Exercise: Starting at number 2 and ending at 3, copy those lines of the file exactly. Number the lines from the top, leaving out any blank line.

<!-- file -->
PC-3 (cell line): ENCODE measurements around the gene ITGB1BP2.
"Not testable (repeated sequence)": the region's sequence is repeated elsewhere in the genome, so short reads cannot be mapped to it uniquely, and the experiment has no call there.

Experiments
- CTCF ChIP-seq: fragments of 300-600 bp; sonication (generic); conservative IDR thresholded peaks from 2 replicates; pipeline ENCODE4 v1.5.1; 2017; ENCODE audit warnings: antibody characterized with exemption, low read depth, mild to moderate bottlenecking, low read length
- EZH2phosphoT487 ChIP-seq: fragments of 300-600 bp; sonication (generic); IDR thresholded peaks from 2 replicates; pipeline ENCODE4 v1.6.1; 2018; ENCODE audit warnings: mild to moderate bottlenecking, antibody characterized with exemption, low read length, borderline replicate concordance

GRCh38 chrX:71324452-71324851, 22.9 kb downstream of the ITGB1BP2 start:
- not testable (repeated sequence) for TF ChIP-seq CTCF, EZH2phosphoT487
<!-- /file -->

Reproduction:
"Not testable (repeated sequence)": the region's sequence is repeated elsewhere in the genome, so short reads cannot be mapped to it uniquely, and the experiment has no call there.

Experiments